The claims filed in 1949 may not properly be treated as amendments of the timely general claims filed in February 1948. The 1948 claims did not inform the respondent of the fact that petitioner had valuable goodwill which might have been included in its invested capital. They recited that they were filed ‘to protect the taxpayers rights to the fullest extent under its claim for relief under Section 722.’ This is too general a statement to put the Commissioner on notice as to the nature of the claim. United States v. Felt & Tarrant Mfg. Co., 283 U.S. 269 (1931).
Nor did the timely applications for relief pursuant to section 722 operate to suspend the running of the statutory period of limitations on the refund of these taxes upon this ground. The applications sought relief from excess profits taxes alleged to be excessive and discriminatory by reason of certain abnormalities in the base period years cognizable under section 722(b). They did not mention or in any way suggest a ground for an increase in invested capital. While such applications are considered as claims for refund or credit with respect to the amount of tax paid prior to their filing (Uni-Term Stevedoring Co., 3 T.C. 917 (1944)), these applications, as other claims, operate to suspend the running of the statute of limitations only with respect to refunds based upon the grounds alleged therein.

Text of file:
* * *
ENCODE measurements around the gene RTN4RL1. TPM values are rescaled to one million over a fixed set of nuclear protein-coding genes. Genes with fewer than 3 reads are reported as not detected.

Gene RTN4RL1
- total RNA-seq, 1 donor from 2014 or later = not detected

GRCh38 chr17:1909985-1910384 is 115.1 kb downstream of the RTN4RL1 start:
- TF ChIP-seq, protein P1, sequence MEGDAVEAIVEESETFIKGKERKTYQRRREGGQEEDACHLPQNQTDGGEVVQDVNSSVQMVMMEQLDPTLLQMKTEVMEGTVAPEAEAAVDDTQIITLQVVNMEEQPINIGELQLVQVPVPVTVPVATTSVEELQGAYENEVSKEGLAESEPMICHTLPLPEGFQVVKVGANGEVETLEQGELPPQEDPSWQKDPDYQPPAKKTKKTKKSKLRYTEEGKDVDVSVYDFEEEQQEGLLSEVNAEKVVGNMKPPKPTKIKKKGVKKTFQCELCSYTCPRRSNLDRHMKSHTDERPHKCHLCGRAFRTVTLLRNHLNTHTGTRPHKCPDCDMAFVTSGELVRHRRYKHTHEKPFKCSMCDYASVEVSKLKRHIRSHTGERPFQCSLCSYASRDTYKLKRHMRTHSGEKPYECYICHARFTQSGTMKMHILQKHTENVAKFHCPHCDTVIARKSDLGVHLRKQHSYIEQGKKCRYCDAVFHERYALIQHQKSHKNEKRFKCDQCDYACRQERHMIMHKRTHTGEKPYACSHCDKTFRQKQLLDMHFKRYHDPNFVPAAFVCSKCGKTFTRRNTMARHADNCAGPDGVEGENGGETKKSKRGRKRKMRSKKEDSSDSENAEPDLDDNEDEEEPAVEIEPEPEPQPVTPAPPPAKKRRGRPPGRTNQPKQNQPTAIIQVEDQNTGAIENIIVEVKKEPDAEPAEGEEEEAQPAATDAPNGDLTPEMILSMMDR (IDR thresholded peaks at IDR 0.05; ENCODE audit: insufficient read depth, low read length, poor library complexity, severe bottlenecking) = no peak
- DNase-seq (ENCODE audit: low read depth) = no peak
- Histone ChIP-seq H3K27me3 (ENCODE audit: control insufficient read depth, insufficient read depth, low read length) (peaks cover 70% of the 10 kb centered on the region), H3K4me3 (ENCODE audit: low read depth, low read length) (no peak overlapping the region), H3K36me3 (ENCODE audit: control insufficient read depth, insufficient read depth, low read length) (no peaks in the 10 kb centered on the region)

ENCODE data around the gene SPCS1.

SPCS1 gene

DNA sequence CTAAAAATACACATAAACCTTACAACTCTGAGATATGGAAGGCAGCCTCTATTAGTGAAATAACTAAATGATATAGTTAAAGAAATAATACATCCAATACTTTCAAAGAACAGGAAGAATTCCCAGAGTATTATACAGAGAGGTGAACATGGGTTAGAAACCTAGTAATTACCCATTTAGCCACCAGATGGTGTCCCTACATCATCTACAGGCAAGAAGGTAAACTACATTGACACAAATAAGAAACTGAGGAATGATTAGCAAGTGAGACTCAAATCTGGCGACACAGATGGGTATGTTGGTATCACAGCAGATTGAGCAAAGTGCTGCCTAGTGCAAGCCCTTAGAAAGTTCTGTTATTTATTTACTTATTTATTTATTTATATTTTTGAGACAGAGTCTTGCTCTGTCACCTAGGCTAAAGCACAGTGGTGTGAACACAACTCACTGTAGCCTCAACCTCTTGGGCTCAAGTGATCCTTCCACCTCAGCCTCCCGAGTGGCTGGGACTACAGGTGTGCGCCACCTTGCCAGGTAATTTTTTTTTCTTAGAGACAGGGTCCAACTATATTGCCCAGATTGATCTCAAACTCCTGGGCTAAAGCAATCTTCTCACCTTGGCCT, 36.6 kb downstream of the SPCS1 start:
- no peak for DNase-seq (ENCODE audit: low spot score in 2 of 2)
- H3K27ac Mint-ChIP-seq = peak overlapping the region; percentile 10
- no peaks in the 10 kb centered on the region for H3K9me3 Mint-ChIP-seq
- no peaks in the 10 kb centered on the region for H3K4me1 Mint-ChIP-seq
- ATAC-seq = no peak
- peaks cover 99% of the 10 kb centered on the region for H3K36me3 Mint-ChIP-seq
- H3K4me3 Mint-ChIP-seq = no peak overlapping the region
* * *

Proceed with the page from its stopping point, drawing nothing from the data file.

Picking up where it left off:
The committee report concerning section 729(a) makes it clear that limitations are not to be suspended or disregarded. H. Rept. No. 2894, 76th Cong., 3d Sess., p. 29, 1940-2 C.B. 496, 517. In the comment upon the provision of the Second Revenue Act of 1940 making applicable in respect of the excess profits tax ‘all provisions of law (including penalties) applicable in respect of the taxes imposed by Chapter 1 * * * insofar as not inconsistent with this subchapter,‘ the report gave examples, stating,
Examples of such provisions are provisions relating to the assessment and collection of deficiencies, claims for refund, periods of limitation on the assessment and collection of deficiencies or the allowance of refunds * * * .
A ‘redetermination of the tax’ does not necessarily raise the bar of the statute of limitations, as contended by the petitioner. In Lewis v. Reynolds, 284 U.S. 281, it was held that the Commissioner may offset a barred deficiency against a refund claim, but only up to the amount of the refund. The Court quoted with approval the following language used by the Court of Appeals for the Tenth Circuit (p. 283):
‘the ultimate question presented for decision, upon a claim for refund, is whether the taxpayer has overpaid his tax. This involves a redetermination of the entire tax liability. While no new assessment can be made, after the bar of the Statute has fallen, the taxpayer, nevertheless, is not entitled to a refund unless he has overpaid his tax.’ (Emphasis supplied.)
Although a redetermination of the entire tax liability was prescribed, the bar of the statute of limitations upon assessments was not regarded as lifted thereby. In the present case a redetermination of the tax liability based upon the addition to invested capital shows that the tax was overpaid, but this fact does not raise the bar of limitations upon the refund of the amounts paid more than 2 years before the filing of the claim based upon that ground.